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The US Preventive Services Task Force notes that there are insufficient data to recommend breast cancer screening among women older than 70 years. Yet, as Walter1 points out, older women have a high incidence of breast cancer, screening does not suddenly stop being effective in older women, and many live long enough to benefit from screening. On the other hand, the benefit of screening is lower in older women with a life expectancy less than 10 years, and the risk of harm, including false-positive results and overdiagnosis, is high. Thus, among women older than 70 years, those who are relatively healthy and have at least a 5-year life expectancy are likely to benefit, while frail older women are likely to be harmed and should not undergo mammography. This situation requires that clinicians individualize the decision regarding breast cancer screening in older women. However, this article by Fox et al suggests that clinicians do not alter their recommendations for breast cancer screening based on age or health status and overwhelmingly recommend screening.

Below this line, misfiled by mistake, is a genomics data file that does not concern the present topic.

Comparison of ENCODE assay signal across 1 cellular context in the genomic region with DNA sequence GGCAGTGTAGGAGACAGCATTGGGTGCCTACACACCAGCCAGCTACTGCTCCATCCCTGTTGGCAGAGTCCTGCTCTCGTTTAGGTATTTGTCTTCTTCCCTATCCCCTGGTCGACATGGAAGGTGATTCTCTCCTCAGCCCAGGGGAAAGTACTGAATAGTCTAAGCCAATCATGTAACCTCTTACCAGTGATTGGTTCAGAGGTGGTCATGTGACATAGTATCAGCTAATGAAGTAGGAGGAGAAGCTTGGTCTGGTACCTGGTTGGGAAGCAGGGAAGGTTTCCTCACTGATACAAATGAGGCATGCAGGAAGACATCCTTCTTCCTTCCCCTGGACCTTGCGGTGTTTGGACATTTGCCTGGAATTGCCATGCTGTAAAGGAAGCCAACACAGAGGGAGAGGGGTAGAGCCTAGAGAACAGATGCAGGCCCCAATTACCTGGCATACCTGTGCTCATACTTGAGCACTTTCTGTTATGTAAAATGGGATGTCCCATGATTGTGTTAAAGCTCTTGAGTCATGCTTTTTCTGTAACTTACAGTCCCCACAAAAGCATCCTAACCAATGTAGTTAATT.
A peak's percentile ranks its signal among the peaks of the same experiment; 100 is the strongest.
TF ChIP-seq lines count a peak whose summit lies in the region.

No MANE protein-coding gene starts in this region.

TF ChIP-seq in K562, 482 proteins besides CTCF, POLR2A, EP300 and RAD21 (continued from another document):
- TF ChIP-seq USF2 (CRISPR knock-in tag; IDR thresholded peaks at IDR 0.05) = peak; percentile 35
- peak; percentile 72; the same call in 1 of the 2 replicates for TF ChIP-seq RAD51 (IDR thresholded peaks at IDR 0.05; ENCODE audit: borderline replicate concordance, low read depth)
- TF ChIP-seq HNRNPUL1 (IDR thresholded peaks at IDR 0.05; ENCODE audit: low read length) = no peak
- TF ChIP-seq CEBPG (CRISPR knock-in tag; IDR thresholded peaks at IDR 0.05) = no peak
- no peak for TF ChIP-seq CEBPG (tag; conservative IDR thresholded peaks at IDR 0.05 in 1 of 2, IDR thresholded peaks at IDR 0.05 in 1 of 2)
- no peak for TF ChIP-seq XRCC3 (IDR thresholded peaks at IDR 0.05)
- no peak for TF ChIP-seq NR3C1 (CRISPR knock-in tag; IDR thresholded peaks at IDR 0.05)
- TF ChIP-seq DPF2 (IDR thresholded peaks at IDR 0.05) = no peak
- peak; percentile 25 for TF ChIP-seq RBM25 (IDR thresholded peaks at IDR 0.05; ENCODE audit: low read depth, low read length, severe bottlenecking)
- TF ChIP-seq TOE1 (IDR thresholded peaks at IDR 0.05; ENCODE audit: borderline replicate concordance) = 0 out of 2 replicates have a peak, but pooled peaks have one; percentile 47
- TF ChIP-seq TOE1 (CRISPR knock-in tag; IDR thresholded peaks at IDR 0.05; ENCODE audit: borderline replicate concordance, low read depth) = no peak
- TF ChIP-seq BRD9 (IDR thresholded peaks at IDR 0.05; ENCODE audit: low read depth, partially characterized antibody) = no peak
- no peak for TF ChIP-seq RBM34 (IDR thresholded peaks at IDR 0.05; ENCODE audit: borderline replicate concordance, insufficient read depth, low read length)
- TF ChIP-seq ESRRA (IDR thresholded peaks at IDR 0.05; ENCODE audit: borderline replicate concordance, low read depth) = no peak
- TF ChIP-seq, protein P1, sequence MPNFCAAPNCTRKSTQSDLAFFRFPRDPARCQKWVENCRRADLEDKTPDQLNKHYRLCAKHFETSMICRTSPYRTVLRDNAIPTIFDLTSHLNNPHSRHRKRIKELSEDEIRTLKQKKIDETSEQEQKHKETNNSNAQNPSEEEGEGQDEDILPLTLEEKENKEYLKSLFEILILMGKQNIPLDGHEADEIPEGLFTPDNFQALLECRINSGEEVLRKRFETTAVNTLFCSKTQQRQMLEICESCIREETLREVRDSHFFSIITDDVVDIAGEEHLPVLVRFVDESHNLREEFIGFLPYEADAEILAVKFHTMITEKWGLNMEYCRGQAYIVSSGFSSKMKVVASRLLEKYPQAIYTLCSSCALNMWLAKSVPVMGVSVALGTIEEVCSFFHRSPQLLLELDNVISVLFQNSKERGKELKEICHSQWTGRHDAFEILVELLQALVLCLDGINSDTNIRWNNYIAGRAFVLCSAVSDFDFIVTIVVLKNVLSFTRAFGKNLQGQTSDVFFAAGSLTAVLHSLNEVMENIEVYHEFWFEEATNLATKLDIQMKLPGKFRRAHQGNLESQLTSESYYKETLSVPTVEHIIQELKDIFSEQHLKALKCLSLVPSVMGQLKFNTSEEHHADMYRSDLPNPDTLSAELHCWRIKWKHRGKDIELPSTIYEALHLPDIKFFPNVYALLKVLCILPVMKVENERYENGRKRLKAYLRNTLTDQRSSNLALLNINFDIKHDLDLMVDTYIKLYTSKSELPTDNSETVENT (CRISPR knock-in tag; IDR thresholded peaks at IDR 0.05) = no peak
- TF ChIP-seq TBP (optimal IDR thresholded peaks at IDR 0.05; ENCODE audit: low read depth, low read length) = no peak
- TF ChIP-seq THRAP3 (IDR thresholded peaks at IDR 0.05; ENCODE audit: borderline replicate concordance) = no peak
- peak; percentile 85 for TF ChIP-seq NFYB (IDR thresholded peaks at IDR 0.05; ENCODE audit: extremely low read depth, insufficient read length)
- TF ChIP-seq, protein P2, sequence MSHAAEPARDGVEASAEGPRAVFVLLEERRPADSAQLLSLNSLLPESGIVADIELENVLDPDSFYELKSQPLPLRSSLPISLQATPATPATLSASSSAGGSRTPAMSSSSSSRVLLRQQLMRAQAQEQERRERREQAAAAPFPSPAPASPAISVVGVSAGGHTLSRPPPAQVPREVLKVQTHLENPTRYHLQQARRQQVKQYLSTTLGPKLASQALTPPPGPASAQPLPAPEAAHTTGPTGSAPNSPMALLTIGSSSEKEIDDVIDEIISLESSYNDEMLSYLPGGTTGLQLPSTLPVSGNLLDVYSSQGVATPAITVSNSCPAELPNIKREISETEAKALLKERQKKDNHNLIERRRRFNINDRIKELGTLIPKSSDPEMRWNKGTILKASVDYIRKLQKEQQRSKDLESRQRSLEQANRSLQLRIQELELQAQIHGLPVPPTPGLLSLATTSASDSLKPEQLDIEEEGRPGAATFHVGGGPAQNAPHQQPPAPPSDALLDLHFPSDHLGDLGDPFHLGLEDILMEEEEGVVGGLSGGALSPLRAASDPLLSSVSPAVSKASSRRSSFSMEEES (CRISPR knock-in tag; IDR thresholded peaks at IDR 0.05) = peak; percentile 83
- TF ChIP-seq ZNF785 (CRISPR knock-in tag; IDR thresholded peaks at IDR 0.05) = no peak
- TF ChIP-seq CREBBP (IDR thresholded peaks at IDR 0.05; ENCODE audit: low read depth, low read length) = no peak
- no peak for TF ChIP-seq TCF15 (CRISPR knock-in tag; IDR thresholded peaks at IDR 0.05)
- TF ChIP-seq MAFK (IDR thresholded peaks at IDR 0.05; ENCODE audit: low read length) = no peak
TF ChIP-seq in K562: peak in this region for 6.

Grady D. Making Decisions About Screening Mammography in Older Women: Comment on “Older Patient Experiences in the Mammography Decision-Making Process”. Arch Intern Med. 2012;172(1):64. doi:10.1001/archinternmed.2011.468a
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